If you would have asked me a year ago about the classes I might have predicted that I would be taking spring semester of my freshman year of college, I can certainly assure you that “Higher Education: Past and Future” would not have been one of the first to pop into my mind. However, as I rapidly approach the concluding days of my first full year within the higher education system, I can honestly say that I am so very glad that it eventually did. I am so sincerely thankful for the opportunity that this course gave me to truly think about the experience that I am currently immersed in from multiple levels of depth, scrutiny, and optimism, and for the privilege of learning from and have an open dialogue of ideas with the peers and instructors that I did.

In the grand scheme of things, I truly don’t feel that there was anything obviously missing from the course subject matter that was covered over the last four months. Granted, seeing as I initially entered the classroom with very little existing knowledge regarding the realm of higher education beyond perhaps what one might be able to find on a college brochure or within a freshman orientation session, most of the depth of this course progressed to levels I had not yet before encountered or even thought of. I very much so appreciated the deliberate challenge each week to sit down and explicitly think about a dimension of the world I’d enrolled in, what it used to look like, where it was headed, and how it would affect me. If anything, I think that it could have been interesting to talk a bit more about the complexity of the in-state/out-of-state student algorithm, whether that be how the price difference is calculated, what contributes to the particular geographic demographic makeup of a university, or simply the different factors of university life that such differences might affect. Particularly as an out-of-state student attending a university where a fairly decent percent of the student population are not residents of the state of Oklahoma, I feel that such a process might be a relevant potential topic of conversation.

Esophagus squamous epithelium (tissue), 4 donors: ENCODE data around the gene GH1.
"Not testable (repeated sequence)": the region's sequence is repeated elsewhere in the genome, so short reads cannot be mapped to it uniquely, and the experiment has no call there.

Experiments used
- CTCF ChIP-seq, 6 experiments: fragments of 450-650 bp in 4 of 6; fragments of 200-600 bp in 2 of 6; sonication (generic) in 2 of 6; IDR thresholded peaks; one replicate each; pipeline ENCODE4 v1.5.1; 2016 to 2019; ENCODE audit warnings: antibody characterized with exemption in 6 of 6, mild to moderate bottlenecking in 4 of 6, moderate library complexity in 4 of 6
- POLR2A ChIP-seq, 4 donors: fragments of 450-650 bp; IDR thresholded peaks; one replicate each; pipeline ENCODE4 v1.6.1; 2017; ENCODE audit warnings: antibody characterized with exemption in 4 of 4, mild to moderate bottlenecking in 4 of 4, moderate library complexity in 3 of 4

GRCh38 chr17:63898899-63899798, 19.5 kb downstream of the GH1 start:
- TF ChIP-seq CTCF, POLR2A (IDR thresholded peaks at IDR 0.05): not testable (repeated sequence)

At the end of the day, the possibilities in terms of conversation for this course lie as deep as the scope of the world of higher education itself, and ultimately I think that simply further depth as opposed to vast new topics would ultimately prove most beneficial to students, if any changes were even made at all. I will forever fondly reflect on my time in this course as a place where a portion of my voice was discovered, and I look forward to the next three years and a lifetime of keeping the conversation going. All that matters, in my opinion, is that the conversation lives on.